…and if the person does not follow the rules of the buddy pass, then the employee may be responsible for the behavior of the passenger. Users of buddy passes are supposed to set an example for other passengers by maintaining a minimum required decorum as set forth by the airlines. Passengers who travel via buddy passes in effect are representatives of the airline for the duration of the flight; and from airport to airport until their travel has completed. As a result, they are held to a higher standard than conventional passengers.

Even paying customers are expected to adhere to some minimum limits as imposed by the airlines. As one of many examples, remember back in May of 2016 when a burlesque performer was denied permission to board an airplane at the international airport in Boston for a connecting flight to Seattle operated by JetBlue Airways because her shorts were too short, causing her to search the airport to purchase a pair of sleeping trunks for $22.00 so that she can get home?

The airline has every right to set a minimum standard dress code aboard the airplanes which it operates — especially for employees and passengers who travel on buddy passes — and, in fact, most airlines have a dress code of some sort.

The official statement via a “tweet” pertaining to this incident was simple and quite clear:

“The passengers this morning were United pass riders who were not in compliance with our dress code policy for company benefit travel.”

Despite the fact that I prefer to travel in a t-shirt or polo short, a pair of jeans and a pair of sneakers — and no, I do not dress slovenly whenever I travel — I wholeheartedly agree with United Airlines with respect to this particular situation…

…and while people have a right to opine pertaining to whether or not anyone should or should not wear certain attire aboard an airplane is not up to us to decide or dictate — even if the majority of people might disagree with the policy of a dress code.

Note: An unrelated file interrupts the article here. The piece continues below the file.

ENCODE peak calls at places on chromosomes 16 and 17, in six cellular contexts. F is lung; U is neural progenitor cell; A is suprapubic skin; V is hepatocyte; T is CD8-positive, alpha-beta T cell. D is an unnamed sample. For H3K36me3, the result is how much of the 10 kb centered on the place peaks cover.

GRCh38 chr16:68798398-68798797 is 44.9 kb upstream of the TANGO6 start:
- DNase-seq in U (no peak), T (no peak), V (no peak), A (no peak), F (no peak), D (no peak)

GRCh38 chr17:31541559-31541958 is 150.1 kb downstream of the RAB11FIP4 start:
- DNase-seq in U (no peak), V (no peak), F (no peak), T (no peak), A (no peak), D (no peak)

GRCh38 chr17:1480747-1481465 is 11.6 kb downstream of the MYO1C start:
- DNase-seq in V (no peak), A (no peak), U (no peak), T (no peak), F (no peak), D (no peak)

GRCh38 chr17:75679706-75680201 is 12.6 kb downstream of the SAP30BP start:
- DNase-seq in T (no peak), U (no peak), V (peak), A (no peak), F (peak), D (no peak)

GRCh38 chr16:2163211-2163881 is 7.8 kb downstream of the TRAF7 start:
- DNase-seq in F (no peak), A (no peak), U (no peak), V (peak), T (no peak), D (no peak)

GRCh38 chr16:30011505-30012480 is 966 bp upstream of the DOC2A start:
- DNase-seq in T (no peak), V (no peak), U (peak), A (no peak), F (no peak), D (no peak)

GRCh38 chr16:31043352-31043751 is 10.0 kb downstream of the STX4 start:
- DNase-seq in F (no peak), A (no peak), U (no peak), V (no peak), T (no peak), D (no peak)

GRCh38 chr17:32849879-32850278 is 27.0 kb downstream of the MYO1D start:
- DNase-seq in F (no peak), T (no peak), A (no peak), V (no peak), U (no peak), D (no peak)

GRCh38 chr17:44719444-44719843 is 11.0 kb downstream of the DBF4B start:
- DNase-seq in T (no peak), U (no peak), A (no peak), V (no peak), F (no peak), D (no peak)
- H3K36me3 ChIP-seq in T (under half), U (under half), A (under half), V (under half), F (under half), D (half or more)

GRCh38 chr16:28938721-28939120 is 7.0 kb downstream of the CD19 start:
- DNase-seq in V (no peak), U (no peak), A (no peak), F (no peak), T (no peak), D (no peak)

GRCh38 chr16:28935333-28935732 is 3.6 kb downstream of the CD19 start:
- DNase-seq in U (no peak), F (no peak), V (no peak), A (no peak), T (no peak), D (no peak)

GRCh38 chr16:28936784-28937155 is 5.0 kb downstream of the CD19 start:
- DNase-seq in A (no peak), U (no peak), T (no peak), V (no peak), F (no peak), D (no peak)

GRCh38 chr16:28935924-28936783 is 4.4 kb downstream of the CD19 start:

If you do not like the dress code of an airline — or any particular establishment in general — then do not patronize the entity. It is as simple as that.

Photograph ©2016 by Brian Cohen.

  1. Non-story. If anything, the point of the story should be that whoever provided these buddy passes did not adequately inform the passengers of the dress code.

    1. That may very well be a possibility, gobluetwo — or perhaps the person may not know the policies well enough…

  2. Well-written. Sooooooo over self-absorbed narcissists with zero concept of “common space”. Glad the airline did this – makes me more inclined to use them given they actually enforce SOME kind of passenger decorum standards.

    1. The problem is that the threshold of passenger decorum standards in common spaces is subjective from person to person and therefore differs, VoiceOfReason.

      LAXBob offers an excellent example in the comment below…

  3. Deeper story here is that the person who perpetuated this is supposed to be a journalist. She did zero fact checking about the situation and just tweeted opinions. She has yet to correct the story or apologize, but instead tries to turn it into a lesson on company social media management.

    I personally feel yoga pants are trash in a general setting. Despite me judging flyers in them, it is the paying customer’s right. These were not paying customers. They agreed to a set of rules, whether they were teens or not, and should have followed them.

    1. I am not fond of yoga pants myself, LAXBob — but outside of the buddy pass rules, I am not sure that they are not appropriate in a general setting.

      Then again, there was a time where jeans, sneakers and a polo shirt was not considered appropriate in a general setting either — today, it is more generally accepted — and some people might attribute that as a minor factor to the denigration of society…

  4. Good post – non-revs should know the rules; I know, having been one before. If you don’t like it, don’t try to fly for free.

  5. Just because UA used that yoga girl in promotions does not mean you can wear that suit onboard, this does not even require an inference, any amount of common sense will supply the conclusion.